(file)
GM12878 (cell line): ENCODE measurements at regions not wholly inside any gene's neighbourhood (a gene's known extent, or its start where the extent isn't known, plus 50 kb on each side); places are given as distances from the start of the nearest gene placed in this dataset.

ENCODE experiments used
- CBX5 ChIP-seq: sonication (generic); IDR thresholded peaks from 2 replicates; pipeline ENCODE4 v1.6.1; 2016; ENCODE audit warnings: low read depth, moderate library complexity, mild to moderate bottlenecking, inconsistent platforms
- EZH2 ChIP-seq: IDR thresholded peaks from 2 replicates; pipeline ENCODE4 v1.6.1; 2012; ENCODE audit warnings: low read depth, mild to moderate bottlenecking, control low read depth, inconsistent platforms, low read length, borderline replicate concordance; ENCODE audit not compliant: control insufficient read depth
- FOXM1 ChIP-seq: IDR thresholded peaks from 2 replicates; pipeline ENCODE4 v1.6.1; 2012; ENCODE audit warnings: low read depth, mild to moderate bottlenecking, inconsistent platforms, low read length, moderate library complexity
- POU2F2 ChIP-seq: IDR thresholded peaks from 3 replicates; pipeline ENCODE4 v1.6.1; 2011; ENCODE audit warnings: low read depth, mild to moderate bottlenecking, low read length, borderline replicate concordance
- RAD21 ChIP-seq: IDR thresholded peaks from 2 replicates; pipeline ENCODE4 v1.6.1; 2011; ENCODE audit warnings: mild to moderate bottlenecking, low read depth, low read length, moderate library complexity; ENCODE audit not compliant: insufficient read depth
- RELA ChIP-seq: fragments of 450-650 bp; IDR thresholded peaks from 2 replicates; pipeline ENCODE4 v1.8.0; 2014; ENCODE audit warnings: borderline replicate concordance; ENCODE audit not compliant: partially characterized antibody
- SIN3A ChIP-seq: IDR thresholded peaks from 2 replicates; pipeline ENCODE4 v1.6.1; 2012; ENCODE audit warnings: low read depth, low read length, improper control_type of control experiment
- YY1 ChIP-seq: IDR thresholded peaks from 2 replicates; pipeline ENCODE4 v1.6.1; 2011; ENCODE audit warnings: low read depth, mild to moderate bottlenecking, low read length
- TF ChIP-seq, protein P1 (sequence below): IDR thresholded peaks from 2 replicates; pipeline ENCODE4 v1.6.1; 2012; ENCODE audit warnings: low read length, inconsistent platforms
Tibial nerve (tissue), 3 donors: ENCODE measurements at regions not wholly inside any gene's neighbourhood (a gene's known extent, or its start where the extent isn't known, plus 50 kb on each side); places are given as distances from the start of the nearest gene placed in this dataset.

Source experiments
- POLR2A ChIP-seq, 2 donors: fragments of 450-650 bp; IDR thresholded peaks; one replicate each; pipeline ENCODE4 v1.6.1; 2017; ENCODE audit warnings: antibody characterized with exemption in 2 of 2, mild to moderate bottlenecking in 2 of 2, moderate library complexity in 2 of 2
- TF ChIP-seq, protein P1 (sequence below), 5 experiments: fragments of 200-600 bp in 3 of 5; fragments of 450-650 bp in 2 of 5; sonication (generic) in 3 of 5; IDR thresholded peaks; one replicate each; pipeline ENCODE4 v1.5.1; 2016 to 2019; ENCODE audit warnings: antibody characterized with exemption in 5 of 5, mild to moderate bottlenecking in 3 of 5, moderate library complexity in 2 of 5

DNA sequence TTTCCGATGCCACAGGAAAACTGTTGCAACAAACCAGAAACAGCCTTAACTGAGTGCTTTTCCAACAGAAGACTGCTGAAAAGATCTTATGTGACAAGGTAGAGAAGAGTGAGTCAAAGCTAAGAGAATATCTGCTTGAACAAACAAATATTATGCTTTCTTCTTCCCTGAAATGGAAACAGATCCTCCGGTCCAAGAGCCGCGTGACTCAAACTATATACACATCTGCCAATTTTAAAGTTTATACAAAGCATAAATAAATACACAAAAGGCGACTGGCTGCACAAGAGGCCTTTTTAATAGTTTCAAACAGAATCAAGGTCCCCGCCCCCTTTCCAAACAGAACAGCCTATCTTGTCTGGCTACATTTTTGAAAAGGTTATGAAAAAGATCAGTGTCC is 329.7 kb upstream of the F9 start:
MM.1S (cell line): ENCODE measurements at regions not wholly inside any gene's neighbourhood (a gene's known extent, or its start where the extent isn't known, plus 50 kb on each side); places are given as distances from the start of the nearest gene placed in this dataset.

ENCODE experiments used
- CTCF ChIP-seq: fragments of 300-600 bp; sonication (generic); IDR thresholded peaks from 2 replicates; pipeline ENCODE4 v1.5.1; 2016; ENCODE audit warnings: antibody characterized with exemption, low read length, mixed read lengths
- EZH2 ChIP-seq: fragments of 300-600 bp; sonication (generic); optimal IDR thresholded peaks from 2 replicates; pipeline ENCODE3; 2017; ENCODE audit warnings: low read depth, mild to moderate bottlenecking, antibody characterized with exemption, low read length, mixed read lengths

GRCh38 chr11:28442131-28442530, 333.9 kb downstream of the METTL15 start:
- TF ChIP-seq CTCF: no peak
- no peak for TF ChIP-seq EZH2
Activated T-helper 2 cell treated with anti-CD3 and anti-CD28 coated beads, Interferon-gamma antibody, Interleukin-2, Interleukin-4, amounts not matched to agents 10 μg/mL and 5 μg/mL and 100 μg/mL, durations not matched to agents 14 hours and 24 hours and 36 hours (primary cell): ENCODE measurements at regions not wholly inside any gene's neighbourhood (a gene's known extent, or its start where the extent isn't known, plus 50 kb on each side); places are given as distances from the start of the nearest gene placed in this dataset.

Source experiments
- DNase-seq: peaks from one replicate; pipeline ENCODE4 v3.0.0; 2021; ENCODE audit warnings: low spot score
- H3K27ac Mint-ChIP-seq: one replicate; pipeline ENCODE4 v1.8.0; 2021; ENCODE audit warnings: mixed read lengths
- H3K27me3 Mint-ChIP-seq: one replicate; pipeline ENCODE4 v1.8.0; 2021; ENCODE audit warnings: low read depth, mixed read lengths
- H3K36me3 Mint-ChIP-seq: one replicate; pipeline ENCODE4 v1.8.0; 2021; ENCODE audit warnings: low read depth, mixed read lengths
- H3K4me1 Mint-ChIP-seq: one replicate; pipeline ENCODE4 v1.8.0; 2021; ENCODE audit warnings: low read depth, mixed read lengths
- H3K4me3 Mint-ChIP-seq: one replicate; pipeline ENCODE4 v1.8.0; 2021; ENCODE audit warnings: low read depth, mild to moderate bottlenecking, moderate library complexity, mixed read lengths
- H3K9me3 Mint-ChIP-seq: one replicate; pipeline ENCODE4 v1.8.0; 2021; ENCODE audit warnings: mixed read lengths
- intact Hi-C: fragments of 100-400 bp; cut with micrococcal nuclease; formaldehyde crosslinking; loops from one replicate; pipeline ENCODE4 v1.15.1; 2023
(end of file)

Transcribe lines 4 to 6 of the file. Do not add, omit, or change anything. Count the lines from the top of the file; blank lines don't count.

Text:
- EZH2 ChIP-seq: IDR thresholded peaks from 2 replicates; pipeline ENCODE4 v1.6.1; 2012; ENCODE audit warnings: low read depth, mild to moderate bottlenecking, control low read depth, inconsistent platforms, low read length, borderline replicate concordance; ENCODE audit not compliant: control insufficient read depth
- FOXM1 ChIP-seq: IDR thresholded peaks from 2 replicates; pipeline ENCODE4 v1.6.1; 2012; ENCODE audit warnings: low read depth, mild to moderate bottlenecking, inconsistent platforms, low read length, moderate library complexity
- POU2F2 ChIP-seq: IDR thresholded peaks from 3 replicates; pipeline ENCODE4 v1.6.1; 2011; ENCODE audit warnings: low read depth, mild to moderate bottlenecking, low read length, borderline replicate concordance